DCSO said Denby was found asleep in a vehicle in the nearly Chevron parking lot. Deputies, including an armored vehicle, pinned Denby’s vehicle in to make sure it couldn’t drive away. Businesses in the area were also told to pause operations during the event, the sheriff’s office said.

Denby was taken into custody without incident, DCSO said.

DCSO said Denby had three active nationwide felony warrants including:

  • Kidnapping
  • Coercion
  • Extortion
  • Assault 4th Degree
  • Unlawful Use of a Motor Vehicle
  • Menacing
  • Unlawful Use of an Electrical Stun Gun, Tear Gas, or Mace

Myers had a warrant for failure to appear for Unauthorized Use of a Motor Vehicle.

Black Butte Police assisted in the arrest.


Rattlesnakes showing up in Jefferson County: How to protect yourself

Watch where you step as it starts to warm up. There have already been several rattlesnake sightings in Jefferson County, and more are expected.

The Jefferson County Sheriff’s Office has some helpful tips to stay safe in rattlesnake habitats.

  • Wear ankle-high boots and long loose pants
  • If you’re walking through tall grass, carry a long walking stick to tap on the area ahead of you to warn snakes that you’re nearby
  • Walk with a partner
  • Never touch a rattlesnake, even if you think it’s dead
  • Stay on trails and if you see or hear a snake, stay away

>>> Have you checked out Central Oregon Daily News on YouTube? Click here to subscribe and share our videos.

RELATED: ODFW: Large, illegally trafficked, invasive snapping turtle found near Eugene

▶️ Prescribed burn escapes perimeter in Willamette National Forest

Central Oregon firefighters are assisting U.S. Forest Service crews after a prescribed burn escaped its perimeter in the Willamette National Forest.

The fire was continuing to grow Thursday north of the McKenzie River Ranger Station near Highway 126.

The total burn area has surpassed 120 acres and is located on a steep slope north of McKenzie Bridge.

Ground crews, including nearly 40 firefighters, are making progress by building control lines around the fire.  

Two firefighting helicopters were also called in.

>>> Have you checked out Central Oregon Daily News on YouTube? Click here to subscribe and share our videos.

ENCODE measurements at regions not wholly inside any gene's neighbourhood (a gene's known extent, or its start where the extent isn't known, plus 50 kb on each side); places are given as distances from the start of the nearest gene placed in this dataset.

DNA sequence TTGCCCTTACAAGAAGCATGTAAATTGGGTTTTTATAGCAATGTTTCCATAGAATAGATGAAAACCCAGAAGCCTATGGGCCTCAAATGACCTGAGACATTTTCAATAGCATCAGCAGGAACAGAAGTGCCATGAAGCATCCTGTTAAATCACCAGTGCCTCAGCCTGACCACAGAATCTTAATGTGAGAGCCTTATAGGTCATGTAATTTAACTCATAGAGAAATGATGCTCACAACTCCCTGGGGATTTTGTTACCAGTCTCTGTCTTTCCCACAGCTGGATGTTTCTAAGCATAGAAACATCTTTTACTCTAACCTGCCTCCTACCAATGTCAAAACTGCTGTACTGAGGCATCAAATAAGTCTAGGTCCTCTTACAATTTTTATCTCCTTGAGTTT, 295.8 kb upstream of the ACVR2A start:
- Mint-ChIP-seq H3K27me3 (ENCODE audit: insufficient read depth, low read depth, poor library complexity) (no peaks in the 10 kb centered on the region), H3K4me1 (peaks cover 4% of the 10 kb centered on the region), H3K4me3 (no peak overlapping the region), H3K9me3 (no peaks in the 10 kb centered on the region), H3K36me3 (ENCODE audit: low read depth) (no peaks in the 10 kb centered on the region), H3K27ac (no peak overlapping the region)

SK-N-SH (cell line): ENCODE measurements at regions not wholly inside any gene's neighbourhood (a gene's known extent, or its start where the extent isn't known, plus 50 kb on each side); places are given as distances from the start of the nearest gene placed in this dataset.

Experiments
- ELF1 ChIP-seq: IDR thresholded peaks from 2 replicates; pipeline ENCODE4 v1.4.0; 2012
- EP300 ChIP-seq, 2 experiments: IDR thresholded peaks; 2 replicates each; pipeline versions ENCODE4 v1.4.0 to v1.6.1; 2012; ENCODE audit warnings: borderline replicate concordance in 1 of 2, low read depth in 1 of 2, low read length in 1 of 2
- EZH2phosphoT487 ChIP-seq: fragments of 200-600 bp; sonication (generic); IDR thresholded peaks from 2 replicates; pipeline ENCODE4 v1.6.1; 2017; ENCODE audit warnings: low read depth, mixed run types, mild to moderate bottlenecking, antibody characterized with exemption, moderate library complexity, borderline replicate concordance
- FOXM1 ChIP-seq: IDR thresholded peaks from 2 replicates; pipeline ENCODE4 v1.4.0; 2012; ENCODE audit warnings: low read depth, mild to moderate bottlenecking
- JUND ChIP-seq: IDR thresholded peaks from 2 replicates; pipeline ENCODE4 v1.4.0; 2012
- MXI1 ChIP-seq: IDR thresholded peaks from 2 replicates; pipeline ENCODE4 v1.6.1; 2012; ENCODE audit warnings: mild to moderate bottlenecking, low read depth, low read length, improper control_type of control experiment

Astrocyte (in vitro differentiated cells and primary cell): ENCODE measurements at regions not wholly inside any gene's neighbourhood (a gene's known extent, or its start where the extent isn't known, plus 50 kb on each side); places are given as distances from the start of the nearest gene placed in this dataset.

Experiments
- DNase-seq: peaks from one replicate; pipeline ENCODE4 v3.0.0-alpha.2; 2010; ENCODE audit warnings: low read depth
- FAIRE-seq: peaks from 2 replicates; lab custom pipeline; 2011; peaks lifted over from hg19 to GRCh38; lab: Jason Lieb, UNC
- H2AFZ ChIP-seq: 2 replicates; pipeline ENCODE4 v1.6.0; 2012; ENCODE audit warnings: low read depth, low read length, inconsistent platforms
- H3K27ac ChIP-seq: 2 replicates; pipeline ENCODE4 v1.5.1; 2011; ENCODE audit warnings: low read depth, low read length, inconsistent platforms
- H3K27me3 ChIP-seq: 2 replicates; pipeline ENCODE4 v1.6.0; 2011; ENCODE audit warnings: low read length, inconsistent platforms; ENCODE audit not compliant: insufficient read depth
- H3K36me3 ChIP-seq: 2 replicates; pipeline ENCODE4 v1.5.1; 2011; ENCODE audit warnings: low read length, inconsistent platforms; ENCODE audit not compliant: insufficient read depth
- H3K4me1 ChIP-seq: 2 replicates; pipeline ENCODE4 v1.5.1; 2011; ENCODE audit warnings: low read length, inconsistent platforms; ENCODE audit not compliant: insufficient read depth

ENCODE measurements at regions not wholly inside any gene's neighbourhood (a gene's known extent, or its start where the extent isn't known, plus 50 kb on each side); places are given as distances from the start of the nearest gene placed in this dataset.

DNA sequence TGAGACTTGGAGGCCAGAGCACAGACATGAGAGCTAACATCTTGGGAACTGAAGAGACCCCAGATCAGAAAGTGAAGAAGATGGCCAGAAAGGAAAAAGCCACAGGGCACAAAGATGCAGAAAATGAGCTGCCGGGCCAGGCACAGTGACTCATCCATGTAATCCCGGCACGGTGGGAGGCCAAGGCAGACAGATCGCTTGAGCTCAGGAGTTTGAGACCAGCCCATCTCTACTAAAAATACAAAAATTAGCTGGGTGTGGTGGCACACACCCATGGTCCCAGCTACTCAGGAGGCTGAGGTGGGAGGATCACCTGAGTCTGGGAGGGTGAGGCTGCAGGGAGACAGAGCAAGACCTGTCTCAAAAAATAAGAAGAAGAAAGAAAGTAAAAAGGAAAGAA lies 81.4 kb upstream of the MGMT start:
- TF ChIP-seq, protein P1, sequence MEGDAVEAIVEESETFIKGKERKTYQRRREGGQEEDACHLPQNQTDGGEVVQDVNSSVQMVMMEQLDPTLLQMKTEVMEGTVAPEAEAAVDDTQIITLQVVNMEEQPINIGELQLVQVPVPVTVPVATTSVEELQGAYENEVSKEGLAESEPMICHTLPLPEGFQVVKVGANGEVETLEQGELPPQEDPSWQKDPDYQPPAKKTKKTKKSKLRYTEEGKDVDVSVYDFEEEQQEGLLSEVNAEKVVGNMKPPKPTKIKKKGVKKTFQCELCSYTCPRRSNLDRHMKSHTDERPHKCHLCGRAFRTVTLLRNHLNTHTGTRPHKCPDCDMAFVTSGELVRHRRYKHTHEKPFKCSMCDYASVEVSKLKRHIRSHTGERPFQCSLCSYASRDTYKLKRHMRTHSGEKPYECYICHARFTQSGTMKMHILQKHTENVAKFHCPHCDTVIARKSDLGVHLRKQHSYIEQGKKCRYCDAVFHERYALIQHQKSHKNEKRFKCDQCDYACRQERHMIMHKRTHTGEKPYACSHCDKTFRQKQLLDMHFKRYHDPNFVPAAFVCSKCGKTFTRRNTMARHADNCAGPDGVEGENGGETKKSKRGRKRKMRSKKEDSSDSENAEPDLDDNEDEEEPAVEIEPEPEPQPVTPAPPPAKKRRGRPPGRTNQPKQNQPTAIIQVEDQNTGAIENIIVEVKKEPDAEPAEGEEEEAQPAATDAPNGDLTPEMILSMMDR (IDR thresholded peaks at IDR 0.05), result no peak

RELATED: Oregon suing 21 companies for PFAS contamination from firefighting foam

RELATED: 6 campfires abandoned in Central Oregon during holiday weekend

▶️ Mosaic opens medical clinic at Mountain View High School

The Mosaic Medical Clinic is officially open on the Mountain View High School campus.

Mosaic says it offers a full range of physical, behavioral and preventive health services for anyone 18 or younger — no matter their ability to pay.

The doors opened on May 10. Mosaic just reached its fundraising goal of $200,000 for operations, pushed over the top by a recent donation of $10,000 from First Story.

>>> Have you checked out Central Oregon Daily News on YouTube? Click here to subscribe and share our videos.

RELATED: St. Charles offers new service to track prostate cancer

“The parents don’t have to miss work. Students can walk over, get care. They don’t need to wait, necessarily. And if you’re really feeling the need from a behavioral health perspective or maybe you hurt yourself, you’re in practice and we’re open, you can come on in,” said Mosaic Pediatrics Clinics Manager Tamarra Harris.

Other school-based health clinics are located at Bend High School, Madras High School, Redmond High School, Lynch Elementary in Redmond and Crook Kids in Prineville.


Portland mulls ban on daytime camping amid sharp rise in homelessness

PORTLAND, Ore. (AP) — City Council members in Portland were considering on Wednesday whether to ban homeless camping during daytime hours in most public places, a move that aims to bring the city into compliance with a new state law and appease the growing number of residents frustrated by a deepening yearslong homelessness crisis.

Portland is among progressive West Coast cities moving to adopt stricter rules on camping while grappling with intertwined homelessness, housing, mental health and addiction crises. In Portland, homelessness jumped more than 30% between 2019 and 2022, according to federal data.